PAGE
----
|Directed by:||Ronit Weiss Berkowitz||Rating:||TV-PG|
|Release Date:||2001||Running Time:||52 mins.|
|Language:||Hebrew (English subtitles)||Genre:||Documentary|
|More Info:||All about Israel's Air Force||Category:||Israel|
Pilots in the Israeli army are so highly esteemed that young men and women are willing to subject themselves to days of torturous drills and exercises for a chance at flying planes. Reach For The Sky follows one group of hopefuls as they suffer through never-ending runs and midnight push-ups to prove they’re tough enough to hack it in the Air Force.
“I see planes in the sky and I want to be there,” one young woman explains, “helicopters hover in the air, and I think it’s the coolest thing ever.”
A documentary about strength and self-determination, Reach For The Sky shows how a group of seemingly average high school graduates are molded into obedient soldiers, capable of enduring extreme physical pain. But, despite all their hard work, only some of them will become pilots. The rest will go home disappointed.
Reach For The Sky explores how the sexes deal with the stress of the competition differently. While the young men try to outdo each other, the young women all try to cooperate. When the males are given a group exercise, they’re loud and bossy and try to get themselves noticed – “tiger types,” their commander calls them. The female camp, however, operates on the underlying hope that they’ll all be selected together. In stark contrast to the hubbub that arises when the young men are asked to work together, the young women collaborate calmly, as a team, listening to each other and making gentle suggestions.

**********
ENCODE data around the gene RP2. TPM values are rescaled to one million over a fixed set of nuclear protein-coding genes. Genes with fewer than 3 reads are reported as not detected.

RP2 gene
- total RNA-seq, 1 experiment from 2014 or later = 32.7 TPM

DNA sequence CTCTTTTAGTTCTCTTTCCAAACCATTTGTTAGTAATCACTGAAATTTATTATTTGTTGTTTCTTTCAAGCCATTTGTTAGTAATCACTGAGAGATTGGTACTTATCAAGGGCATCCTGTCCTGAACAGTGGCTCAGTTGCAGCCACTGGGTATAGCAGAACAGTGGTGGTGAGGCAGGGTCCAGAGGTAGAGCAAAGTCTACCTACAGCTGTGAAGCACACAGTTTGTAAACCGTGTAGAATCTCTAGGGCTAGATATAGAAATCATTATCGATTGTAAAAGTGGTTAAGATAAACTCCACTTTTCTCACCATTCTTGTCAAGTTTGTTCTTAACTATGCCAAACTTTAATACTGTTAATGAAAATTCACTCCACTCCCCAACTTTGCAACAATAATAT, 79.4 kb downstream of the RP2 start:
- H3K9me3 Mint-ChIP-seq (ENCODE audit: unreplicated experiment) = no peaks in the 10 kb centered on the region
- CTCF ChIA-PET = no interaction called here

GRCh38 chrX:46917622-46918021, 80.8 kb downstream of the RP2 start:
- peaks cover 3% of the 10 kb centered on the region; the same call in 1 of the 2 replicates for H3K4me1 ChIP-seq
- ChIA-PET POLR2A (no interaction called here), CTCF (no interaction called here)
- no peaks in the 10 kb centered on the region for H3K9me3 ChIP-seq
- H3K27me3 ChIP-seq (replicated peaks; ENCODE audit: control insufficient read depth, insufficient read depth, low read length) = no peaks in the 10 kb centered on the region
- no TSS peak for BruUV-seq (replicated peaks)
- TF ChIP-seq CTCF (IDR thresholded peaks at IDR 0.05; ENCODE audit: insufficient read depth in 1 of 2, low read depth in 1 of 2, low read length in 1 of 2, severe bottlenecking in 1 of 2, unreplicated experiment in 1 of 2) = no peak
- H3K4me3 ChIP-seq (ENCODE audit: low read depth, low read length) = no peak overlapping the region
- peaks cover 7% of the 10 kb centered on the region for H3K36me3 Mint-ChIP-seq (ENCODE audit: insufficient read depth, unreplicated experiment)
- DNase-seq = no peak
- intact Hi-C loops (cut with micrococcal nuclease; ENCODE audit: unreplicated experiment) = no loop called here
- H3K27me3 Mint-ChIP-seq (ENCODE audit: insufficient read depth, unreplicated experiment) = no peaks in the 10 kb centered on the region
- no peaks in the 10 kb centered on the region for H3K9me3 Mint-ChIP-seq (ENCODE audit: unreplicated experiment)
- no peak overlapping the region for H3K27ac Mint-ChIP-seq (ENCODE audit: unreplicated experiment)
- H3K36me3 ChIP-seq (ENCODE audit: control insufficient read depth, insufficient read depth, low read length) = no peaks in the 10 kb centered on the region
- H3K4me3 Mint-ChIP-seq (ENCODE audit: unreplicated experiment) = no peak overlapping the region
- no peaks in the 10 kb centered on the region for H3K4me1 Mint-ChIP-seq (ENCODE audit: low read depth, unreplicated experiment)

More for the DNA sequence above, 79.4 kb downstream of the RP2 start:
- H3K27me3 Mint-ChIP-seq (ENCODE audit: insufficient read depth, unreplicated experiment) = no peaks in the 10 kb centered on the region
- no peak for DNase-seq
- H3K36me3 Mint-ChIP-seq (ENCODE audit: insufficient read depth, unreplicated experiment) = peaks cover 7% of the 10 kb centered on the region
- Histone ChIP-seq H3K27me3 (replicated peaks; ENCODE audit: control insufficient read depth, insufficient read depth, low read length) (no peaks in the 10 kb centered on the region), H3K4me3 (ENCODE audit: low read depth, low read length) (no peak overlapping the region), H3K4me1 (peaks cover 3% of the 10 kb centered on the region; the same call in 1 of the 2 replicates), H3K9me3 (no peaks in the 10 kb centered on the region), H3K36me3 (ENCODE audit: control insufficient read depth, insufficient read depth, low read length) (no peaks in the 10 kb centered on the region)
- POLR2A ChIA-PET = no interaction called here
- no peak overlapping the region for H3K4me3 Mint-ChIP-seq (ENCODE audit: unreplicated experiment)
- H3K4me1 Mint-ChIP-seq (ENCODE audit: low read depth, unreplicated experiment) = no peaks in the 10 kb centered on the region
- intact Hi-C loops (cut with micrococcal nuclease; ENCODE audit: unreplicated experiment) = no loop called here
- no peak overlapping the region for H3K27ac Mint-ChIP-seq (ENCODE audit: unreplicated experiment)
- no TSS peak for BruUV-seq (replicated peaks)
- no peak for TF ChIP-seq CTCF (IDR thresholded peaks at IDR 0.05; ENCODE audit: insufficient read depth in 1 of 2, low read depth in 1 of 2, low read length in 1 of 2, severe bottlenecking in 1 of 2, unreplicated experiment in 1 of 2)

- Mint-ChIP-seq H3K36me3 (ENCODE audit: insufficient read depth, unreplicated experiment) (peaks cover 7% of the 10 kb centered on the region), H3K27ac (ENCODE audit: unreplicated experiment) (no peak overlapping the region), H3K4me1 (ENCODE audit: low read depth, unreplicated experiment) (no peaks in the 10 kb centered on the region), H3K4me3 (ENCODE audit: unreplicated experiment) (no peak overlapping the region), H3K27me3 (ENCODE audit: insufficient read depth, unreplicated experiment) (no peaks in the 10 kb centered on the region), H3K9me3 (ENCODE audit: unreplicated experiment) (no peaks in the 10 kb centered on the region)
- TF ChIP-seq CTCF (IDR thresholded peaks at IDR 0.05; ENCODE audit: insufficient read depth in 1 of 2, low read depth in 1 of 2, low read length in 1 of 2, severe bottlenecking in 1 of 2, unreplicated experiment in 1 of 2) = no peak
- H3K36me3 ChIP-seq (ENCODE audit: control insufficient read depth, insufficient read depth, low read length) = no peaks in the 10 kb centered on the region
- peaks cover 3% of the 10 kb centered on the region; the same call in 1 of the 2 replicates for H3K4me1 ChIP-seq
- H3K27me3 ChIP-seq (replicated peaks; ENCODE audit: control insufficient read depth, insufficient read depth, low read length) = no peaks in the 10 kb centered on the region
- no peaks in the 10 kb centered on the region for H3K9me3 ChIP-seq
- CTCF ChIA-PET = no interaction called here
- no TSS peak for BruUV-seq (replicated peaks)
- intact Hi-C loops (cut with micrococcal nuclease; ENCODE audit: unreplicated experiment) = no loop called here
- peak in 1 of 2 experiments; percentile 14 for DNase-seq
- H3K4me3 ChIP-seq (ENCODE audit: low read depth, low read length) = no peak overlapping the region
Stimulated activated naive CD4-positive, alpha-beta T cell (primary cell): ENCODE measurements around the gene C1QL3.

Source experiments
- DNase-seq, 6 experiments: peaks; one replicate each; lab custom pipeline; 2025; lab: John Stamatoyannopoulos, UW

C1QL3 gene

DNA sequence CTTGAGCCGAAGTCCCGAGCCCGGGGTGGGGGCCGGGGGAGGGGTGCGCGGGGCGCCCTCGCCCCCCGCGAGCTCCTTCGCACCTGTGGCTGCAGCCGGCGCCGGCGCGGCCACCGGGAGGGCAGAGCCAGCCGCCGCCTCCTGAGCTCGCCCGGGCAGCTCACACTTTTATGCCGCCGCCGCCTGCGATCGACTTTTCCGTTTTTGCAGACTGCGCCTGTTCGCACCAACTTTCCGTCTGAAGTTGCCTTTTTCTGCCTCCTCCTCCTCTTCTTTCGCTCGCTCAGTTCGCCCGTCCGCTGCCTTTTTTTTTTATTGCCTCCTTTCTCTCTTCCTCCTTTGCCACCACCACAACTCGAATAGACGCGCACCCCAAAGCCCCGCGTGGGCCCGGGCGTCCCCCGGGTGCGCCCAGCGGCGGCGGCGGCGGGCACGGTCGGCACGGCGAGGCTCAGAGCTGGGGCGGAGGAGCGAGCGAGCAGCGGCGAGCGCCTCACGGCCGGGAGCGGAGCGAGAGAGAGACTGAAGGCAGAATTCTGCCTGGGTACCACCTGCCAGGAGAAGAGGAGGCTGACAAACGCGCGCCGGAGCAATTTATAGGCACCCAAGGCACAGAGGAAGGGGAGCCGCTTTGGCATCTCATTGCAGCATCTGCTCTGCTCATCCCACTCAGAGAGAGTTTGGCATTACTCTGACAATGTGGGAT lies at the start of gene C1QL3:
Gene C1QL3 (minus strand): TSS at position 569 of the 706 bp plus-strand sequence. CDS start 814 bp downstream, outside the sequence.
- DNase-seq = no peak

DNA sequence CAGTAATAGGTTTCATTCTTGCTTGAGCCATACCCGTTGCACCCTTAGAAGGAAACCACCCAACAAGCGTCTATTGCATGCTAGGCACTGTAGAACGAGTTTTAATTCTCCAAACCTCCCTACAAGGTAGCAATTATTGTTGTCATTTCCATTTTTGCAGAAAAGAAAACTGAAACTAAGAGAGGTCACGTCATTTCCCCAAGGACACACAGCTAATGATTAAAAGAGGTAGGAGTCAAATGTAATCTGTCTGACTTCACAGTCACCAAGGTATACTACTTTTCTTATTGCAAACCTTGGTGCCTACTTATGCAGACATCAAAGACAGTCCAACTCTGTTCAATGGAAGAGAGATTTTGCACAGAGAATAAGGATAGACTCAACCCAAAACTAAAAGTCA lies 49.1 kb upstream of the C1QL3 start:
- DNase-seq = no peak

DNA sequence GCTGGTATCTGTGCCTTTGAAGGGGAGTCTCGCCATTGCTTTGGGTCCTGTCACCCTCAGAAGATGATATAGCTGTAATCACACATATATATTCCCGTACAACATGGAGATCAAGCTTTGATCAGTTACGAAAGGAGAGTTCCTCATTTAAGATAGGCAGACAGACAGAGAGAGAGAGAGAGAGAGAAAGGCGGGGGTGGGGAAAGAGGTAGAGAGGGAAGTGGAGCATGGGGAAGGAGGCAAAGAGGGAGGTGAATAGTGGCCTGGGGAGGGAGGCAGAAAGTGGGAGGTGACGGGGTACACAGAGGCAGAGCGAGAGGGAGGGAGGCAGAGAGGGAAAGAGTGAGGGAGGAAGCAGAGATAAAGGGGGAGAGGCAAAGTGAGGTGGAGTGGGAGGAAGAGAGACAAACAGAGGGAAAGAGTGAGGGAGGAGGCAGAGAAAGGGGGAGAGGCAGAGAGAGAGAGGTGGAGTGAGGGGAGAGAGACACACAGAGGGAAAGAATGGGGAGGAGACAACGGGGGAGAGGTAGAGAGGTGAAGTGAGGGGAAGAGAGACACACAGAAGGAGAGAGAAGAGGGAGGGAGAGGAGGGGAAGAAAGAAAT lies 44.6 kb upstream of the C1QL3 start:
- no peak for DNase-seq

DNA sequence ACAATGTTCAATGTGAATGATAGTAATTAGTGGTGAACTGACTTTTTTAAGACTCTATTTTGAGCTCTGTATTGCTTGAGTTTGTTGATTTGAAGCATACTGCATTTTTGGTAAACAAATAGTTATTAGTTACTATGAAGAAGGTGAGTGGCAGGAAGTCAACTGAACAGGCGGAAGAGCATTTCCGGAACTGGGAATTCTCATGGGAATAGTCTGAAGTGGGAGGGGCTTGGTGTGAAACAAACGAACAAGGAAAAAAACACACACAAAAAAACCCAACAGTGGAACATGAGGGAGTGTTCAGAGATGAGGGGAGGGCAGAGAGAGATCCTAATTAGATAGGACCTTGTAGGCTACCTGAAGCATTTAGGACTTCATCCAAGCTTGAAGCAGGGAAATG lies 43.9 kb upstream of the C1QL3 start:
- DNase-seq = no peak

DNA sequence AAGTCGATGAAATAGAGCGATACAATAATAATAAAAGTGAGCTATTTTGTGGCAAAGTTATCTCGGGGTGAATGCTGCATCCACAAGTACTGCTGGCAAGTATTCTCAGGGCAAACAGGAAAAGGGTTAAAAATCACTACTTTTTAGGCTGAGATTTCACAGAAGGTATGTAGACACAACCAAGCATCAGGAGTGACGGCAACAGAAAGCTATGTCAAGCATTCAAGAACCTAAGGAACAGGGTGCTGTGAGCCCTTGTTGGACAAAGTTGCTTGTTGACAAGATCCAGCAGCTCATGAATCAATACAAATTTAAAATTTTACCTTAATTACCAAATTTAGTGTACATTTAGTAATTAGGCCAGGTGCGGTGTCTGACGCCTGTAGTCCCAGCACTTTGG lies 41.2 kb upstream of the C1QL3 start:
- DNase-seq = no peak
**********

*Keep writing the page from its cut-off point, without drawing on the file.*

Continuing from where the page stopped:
Every grueling day that makes their muscles ache and brings them to tears of exhaustion is a test of the young men and women’s will, but one drill especially separates out the weak from the strong — an endless run up and down one hill known as “the Trig.” The young hopefuls start off in a sprint, but over time their pace slows. The grueling path goes on for so long and is so difficult that the viewer realizes the true feat isn’t maintaining one’s speed – it’s continuing to move at all. One girl stops only after passing out. She says she decided that as long as she was conscious, she was going to keep moving her body. Another girl explains that she felt like she “couldn’t breathe” but continued walking anyway, surprising herself. “I don’t know, I must have inner strength,” she says.
Reach For The Sky shares the young people’s reasons for subjecting themselves to these tortures. One lanky young man went into the combat reserves to rebel against his parents, who expected him to be in the academic reserves. Another young woman seems to be obsessed with planes. But many echo the sentiment that one young man states poetically to the camera: “It’s a huge honor to wear those wings,” he declares, referring to the pin that only a pilot wears on an army uniform.
But after all that they go through, only some will enjoy the honor of wearing those wings. The rest will be ordinary soldiers. Instead of catering to the sensitive, the organizers reinforce this harsh fact. After the six days are over, they sit the young soldiers down, and in a frank tone the leading officer reads off everyone’s names, telling them bluntly whether they passed or failed. “You can really feel their hearts break,” a commanding officer admits, “you feel responsible.”
But little of this tender sympathy is expressed. When the buses come to take them home, the “winners” are picked up near the Israeli flag — and the “losers” are picked up at the bathrooms.